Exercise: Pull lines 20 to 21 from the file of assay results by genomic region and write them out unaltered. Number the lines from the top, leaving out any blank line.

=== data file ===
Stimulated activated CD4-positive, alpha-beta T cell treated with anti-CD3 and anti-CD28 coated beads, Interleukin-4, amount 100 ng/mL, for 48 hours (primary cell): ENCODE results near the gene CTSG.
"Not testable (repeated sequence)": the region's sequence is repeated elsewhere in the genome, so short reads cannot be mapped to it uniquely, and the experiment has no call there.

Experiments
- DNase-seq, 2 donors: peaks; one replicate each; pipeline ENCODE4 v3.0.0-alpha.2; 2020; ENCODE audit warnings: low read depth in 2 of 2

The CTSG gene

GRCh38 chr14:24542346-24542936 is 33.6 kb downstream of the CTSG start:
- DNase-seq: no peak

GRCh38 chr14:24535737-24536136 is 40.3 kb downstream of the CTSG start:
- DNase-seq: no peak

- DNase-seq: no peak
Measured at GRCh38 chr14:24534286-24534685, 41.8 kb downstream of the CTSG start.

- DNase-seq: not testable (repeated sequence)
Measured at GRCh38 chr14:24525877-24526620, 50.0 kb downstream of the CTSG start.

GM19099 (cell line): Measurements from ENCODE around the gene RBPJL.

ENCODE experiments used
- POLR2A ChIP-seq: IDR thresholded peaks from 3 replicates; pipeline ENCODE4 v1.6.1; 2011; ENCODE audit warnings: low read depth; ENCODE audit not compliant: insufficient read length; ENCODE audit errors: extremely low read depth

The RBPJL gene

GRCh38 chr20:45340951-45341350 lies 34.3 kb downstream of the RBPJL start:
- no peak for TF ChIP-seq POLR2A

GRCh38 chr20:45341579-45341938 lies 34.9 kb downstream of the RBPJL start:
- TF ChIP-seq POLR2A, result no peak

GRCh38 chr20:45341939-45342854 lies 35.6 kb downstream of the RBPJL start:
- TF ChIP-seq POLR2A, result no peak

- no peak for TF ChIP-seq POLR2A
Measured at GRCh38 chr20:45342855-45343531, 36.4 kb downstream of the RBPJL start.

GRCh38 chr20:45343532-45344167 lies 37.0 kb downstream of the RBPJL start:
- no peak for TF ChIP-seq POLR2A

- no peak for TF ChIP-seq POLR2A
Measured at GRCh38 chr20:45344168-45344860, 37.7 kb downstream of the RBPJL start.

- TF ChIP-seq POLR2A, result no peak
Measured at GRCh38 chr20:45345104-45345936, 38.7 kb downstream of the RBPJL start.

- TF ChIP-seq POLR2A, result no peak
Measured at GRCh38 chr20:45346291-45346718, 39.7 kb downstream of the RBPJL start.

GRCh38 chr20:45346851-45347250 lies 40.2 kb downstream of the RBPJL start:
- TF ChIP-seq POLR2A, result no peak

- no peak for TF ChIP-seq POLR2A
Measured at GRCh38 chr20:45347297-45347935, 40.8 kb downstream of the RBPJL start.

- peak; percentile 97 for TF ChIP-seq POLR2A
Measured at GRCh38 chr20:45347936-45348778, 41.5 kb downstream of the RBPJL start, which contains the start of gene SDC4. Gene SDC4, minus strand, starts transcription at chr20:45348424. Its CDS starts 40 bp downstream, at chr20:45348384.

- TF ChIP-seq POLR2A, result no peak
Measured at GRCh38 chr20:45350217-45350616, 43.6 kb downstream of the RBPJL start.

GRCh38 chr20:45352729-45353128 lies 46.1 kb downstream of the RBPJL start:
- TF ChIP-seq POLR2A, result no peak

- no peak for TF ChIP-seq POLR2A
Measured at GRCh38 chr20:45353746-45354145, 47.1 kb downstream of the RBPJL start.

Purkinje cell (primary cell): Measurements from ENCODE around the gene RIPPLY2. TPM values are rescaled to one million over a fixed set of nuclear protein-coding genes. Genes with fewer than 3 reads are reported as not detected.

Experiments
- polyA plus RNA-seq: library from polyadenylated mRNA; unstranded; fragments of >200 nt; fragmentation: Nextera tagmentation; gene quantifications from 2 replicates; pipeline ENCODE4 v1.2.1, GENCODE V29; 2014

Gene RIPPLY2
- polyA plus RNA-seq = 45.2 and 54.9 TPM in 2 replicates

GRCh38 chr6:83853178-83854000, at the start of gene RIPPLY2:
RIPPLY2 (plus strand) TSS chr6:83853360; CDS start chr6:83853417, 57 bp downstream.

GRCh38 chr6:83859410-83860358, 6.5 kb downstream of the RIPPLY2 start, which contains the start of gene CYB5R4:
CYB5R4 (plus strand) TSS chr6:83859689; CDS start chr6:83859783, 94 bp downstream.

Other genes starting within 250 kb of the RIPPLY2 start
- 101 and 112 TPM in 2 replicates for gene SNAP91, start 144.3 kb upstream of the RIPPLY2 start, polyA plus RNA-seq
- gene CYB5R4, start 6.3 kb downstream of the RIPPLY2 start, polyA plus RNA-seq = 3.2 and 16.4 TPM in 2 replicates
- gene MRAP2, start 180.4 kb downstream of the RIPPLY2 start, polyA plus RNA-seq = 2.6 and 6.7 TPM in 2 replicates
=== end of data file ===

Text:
GRCh38 chr20:45341579-45341938 lies 34.9 kb downstream of the RBPJL start:
- TF ChIP-seq POLR2A, result no peak